Meet Dr. Ramycia McGhee
Dr. Ramycia McGhee radiates positive energy as she walks briskly into the poetry classroom with two students trailing behind her, their arms loaded with journal notebooks. Students settle into their desks, the mood is lively and comfortable on a pleasant spring evening. Easy-going banter passes around the room about the day, homework, and current happenings.
McGhee, a seasoned instructor who taught Writing for eight years at City Colleges of Chicago before joining LBCC’s English Department last September, introduces the lesson on Harlem Renaissance poetry and authors. For 80 minutes, McGhee’s rich and rhythmic voice encourages and challenges the students to think deeper, to give more, wake up, work together and respond. Students smile, listen, speak up and answer back. Before you know it, class is already over.
A few people leave quickly, but many linger, surrounding McGhee as she sits on her desk at the front of the room. McGhee calls out homework reminders, shares advice, gives a compliment or two and an occasional hug.
McGhee makes teaching look easy thanks to hard work and a natural connection with students. Born and raised in inner-city Chicago, she worked and volunteered in a variety of jobs mentoring young people as a teenager and young adult. One day, not long after she graduated from college, McGhee was volunteering with Americorps when she was invited to fill in as a college writing instructor for at-risk students in inner-city Chicago.
“I fell in love with it,” said McGhee, who eventually was offered a permanent part-time teaching position with City Colleges of Chicago, where she worked as she finished her doctorate degree in Education Leadership Management. “I will never forget my first day. I had the biggest butterflies and my stomach was in knots. Yet my students were eating it up and I was too. It was instant gratification.”
She found her calling, even though her career plans and training up to that point had been geared toward journalism. After being selected as a McNair Scholar, a program which prepares undergraduate students of color to complete an undergraduate degree and beyond, McGhee received her bachelor’s of arts in Broadcast Journalism and a minor in Race and Ethnic Cultures from the University of Wisconsin-Whitewater. Soon after, she completed a master’s in Journalism from Roosevelt University in Chicago. For McGhee, journalism turned into the perfect background for teaching writing and literature.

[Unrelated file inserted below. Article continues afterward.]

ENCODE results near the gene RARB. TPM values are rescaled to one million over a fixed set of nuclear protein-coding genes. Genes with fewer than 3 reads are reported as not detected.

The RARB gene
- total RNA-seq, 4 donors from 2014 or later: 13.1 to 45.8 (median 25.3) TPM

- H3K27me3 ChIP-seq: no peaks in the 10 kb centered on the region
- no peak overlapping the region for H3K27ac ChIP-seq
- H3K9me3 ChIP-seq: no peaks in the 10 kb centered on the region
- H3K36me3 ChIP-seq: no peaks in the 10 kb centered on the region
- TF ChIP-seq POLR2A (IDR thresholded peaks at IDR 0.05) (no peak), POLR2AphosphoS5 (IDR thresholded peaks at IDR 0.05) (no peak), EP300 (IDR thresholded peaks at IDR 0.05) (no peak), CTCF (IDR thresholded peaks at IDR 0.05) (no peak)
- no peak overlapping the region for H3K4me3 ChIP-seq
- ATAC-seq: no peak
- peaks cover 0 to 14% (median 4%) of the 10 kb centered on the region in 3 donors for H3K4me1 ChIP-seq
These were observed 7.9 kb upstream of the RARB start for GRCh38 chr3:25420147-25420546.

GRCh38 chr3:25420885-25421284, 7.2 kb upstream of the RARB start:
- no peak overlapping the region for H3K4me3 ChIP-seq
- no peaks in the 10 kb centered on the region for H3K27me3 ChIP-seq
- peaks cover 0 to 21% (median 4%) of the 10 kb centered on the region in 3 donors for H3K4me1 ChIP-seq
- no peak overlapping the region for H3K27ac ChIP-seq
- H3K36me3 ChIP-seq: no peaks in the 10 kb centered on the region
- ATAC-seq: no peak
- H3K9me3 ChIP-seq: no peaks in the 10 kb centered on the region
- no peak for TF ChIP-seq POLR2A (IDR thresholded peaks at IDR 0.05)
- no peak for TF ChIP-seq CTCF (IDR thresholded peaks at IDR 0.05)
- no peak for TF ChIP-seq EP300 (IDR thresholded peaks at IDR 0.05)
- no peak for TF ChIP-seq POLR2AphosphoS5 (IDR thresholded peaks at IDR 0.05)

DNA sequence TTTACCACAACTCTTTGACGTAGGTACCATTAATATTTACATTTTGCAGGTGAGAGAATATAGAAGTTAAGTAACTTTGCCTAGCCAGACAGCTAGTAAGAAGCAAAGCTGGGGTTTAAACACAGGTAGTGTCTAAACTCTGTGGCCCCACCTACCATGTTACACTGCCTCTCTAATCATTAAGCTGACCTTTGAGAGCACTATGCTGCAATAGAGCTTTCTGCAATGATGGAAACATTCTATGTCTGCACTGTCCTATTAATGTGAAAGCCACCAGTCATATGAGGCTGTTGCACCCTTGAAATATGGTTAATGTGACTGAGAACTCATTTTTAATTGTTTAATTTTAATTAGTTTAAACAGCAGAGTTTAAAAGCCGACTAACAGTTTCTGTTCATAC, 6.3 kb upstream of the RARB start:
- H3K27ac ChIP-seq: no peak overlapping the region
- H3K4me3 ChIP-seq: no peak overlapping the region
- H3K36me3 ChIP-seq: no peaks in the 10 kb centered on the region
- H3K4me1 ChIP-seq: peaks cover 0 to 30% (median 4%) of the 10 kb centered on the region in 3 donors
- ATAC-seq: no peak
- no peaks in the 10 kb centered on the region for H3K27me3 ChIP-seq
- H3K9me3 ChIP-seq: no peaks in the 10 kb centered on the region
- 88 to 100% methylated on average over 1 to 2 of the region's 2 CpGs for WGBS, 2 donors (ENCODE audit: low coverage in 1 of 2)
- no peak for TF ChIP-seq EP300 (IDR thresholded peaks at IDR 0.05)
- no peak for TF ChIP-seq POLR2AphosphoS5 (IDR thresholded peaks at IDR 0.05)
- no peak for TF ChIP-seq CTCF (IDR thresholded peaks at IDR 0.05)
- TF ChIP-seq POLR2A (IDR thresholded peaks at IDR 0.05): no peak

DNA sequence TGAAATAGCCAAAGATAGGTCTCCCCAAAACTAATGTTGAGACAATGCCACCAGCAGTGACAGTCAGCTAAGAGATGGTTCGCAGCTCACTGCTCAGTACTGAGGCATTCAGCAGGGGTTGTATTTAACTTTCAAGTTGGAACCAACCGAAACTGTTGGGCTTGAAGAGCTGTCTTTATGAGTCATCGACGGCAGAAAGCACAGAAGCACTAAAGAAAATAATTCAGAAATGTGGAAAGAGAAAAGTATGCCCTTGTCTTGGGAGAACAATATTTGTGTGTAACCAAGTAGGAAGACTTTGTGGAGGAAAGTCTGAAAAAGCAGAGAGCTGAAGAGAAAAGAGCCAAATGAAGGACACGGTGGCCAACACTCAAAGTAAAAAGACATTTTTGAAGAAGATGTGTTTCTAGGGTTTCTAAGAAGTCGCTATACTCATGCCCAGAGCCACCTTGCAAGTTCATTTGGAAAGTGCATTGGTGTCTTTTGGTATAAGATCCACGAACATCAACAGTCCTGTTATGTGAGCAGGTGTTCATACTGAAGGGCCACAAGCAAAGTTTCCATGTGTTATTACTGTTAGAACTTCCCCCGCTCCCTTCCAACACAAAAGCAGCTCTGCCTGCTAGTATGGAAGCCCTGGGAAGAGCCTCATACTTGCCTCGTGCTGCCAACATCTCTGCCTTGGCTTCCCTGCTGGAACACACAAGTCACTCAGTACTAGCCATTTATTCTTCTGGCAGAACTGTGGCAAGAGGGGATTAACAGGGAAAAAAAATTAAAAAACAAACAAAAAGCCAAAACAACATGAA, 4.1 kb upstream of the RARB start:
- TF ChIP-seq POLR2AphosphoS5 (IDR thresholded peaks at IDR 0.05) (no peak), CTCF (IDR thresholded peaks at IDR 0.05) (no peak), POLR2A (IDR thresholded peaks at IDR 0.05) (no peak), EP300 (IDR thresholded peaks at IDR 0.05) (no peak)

The big question, then, is why move halfway across the country to teach at LB?
McGhee admits it was a pretty drastic decision to leave her hometown, but she and her husband had been wanting to move out of Illinois for some time. She was looking to teach full-time at a small school in a small town, to get out of the big city and just slow down. Most of all, she prayed for this opportunity and believes God led her to move to Oregon and LBCC.
“I didn’t know what I was coming into. I’m black, my husband is black. But I know God would never put me in a place that would endanger me,” said McGhee. “I have had nothing but good things happen to me here.”
Chris Riseley, an English Department faculty member who hosted a welcome party for McGhee in his home when she first arrived, said the good goes both ways.
“Ramycia brings a passion for people, poetry, literature and developmental writing to our department at LBCC. I learn something new from Ramycia every single time we get together,” said Riseley.
Colleague Robin Havenick’s office is right next door to McGhee’s and she agrees. “Ramycia adds sunshine to our lives at LBCC! She makes students happy and willing to work hard and be their very best,”
Riseley and Havenick support the Black History Month student essay contest, which McGhee started, and said it has inspired intellectual engagement and action with some of the most important issues facing our country today. Havenick and McGhee traveled to Alabama in April to attend the Peace and Justice Summit, and McGhee will be taking over teaching African American Literature when Havenick retires this summer. McGhee has other plans, too. She said she hopes to start a people of color group on campus, and one day would like to teach at Oak Creek Correctional Center.
In her new community, McGhee said she loves her eight-minute commute to work, the dog-friendly parks, and her new church family. Yet she does miss a few things back home. Around here there is almost no night life, it’s hard to find the right hair stylist, and everything closes too early.
“And girl, there is no soul food here. Period,” said McGhee.
Still, McGhee said she really appreciates the sweet spirit of Oregon. And she makes one thing very clear: this is right where God wants her.
At a Glance:
Education: Bachelor’s in Broadcast Journalism, with a minor in Race and Ethnic Cultures from University Wisconsin-Whitewater; Master’s in Journalism from Roosevelt University; Ed.D in Education Leadership Management from Capella University
Family: Married for nine years to John McGhee
Fun Fact: Has a collection of more than 50 African American Barbies
Side Gig: Is a freelance make-up artist
Favorite color: Pink
Favorite Author: Sister Souljah
Hobbies: Traveling, reading, writing, shopping, spending time with friends and two dogs Cupcake and Chulo